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For its annual conference of Airbnb hosts in Los Angeles, arguably the entertainment capital of the world, Airbnb turned to some major Hollywood players: actor and successful tech investor Ashton Kutcher, and actress and entrepreneur Gwyneth Paltrow.
Both spoke on Saturday, November 19, during the Airbnb Open, to packed theaters filled with Airbnb hosts, revealing their personal thoughts on travel and on Airbnb itself.
Their appearances confirmed the festival’s overall theme of star power, reinforcing the cinematic nature and marketing of Airbnb’s newest product launch, Trips, each of which is showcased with a short film and a vintage-film-style poster.
This was confirmed by Airbnb Open organizer, Chip Conley, who also serves as the company’s global head of hospitality and strategy. “We spent two years getting to this place, and a year ago, we knew that the cinematic reference was really important here,” he said.
At the Open, he said, the true stars weren’t just the celebrities like Kutcher or Paltrow, or even Lady Gaga who made a concert appearance later that night. They were the more than 7,000 hosts who came from more than 100 countries around the world. “The full element is that travel is a dramatic experience, sometimes good, sometimes bad,” Conley added.
Kutcher’s Defense of Airbnb
And like any good film, there was also a bit of drama, especially during Kutcher’s one-on-one interview with Airbnb CEO Brian Chesky. Kutcher, who is an investor in Airbnb, has invested in more than 120 different companies, including Uber and Spotify.
Only a little more than a minute into his talk, a protestor from Code Pink stormed the stage. The protestor, Ariel Gold, opposed Airbnb’s listings in Israeli-occupied territories in the West Bank as well as the company’s role in contributing to the affordable housing crisis.
At that point, Kutcher rose to his feet, and spoke directly to Gold, asking her how she was doing, and then launching into a passionate defense of the company.
“What the people in here are doing is focusing on bringing people together,” Kutcher said. “It’s a community that doesn’t have borders. That we can all belong in a world together without borders. I can appreciate that this doesn’t happen seamlessly. I can appreciate that it doesn’t happen easily. I can appreciate that where there is change there will be a fringe case that feels objectified, but this company is about bringing people together … and I know this man, I know his heart, I know his initiative, I know when a problem gets brought to his desk that says there is a discrimination or there is a displacement, I know he cares. The first thing he does is try to look at the system holistically and change it to make it better. You are welcome in a world where we all belong, and if you want to sit down and have a conversation about it, I’m happy to have that conversation with you.”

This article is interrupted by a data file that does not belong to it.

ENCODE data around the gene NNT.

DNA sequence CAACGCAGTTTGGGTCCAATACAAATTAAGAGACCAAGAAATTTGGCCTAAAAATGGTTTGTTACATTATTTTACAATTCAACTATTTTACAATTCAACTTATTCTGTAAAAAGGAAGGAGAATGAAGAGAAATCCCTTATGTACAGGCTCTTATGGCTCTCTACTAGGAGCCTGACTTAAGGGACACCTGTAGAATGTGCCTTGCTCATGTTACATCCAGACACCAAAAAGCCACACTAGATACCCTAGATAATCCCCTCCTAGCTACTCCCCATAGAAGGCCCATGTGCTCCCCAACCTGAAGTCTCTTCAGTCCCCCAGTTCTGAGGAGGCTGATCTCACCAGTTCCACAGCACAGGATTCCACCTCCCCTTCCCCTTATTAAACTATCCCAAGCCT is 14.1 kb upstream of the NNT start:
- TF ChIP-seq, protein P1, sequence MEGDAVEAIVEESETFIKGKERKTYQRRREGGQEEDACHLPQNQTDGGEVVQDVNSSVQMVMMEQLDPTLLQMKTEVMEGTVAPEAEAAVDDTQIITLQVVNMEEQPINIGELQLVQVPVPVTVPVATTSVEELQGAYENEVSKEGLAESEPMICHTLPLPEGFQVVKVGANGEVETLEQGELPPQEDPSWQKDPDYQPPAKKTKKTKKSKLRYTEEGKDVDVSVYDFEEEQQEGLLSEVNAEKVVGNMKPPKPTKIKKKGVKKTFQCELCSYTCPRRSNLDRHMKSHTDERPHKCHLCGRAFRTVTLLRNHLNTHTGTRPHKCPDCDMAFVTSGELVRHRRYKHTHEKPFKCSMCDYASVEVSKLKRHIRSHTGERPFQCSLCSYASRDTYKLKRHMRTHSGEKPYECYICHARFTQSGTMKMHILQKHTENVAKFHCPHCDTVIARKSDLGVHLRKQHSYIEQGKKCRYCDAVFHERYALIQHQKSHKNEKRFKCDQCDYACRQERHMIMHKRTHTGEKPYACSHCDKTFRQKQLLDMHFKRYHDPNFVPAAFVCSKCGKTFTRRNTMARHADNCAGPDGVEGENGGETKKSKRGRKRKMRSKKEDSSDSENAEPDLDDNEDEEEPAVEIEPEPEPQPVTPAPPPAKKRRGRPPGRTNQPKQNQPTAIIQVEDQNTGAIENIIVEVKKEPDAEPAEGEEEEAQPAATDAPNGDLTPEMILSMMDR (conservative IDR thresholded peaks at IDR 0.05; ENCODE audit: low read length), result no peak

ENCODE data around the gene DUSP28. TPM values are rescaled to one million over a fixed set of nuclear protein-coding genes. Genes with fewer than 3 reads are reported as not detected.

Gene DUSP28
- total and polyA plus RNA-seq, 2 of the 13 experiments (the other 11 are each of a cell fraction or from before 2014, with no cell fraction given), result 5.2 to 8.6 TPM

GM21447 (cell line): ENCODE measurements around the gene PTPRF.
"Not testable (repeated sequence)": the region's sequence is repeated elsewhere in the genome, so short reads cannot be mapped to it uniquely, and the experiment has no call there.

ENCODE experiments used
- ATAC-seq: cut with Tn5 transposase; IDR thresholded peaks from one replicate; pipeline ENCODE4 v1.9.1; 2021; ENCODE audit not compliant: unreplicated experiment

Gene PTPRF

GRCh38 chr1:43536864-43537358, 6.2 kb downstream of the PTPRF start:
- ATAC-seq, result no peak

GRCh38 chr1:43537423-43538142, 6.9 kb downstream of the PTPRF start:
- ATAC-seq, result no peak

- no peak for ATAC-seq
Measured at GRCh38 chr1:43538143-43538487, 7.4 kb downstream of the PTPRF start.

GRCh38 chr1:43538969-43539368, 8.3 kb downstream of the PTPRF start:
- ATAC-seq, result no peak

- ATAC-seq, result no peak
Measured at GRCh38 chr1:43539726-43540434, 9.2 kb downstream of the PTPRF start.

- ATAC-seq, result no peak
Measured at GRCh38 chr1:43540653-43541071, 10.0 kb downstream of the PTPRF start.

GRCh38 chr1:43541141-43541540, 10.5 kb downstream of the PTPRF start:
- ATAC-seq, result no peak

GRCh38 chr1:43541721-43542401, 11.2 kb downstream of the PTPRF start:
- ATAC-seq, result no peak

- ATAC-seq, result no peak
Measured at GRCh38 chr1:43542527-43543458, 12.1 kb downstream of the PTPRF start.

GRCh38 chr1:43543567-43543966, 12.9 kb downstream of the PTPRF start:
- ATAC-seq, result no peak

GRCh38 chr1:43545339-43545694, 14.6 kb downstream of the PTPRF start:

After the protestor was escorted off the stage, Chesky and Kutcher continued their conversation and, at one point, Chesky brought up the company’s regulatory challenges in cities like New York, asking Kutcher: “How have you thought about this, and how did you navigate this when you were investing?”
Kutcher replied, “I had the great fortune of naiveté. And I’m also an eternal optimist which sends you down some roads and battles you don’t think you’re going to get into. The way I think about it is, I think that anytime that you try to do something new and you start to be successful, there will always be incumbents who want to push back against something that which is new because of fear. I think there are, most certainly with this platform, edge-case issues that I’m guessing, when you were starting out, you never thought you would be up against or even have to consider. I’m 100-percent sure anytime you build something like this there are going to be those edge-case issues. As a responsible company, you address those expediently, and I think that’s what Airbnb does.”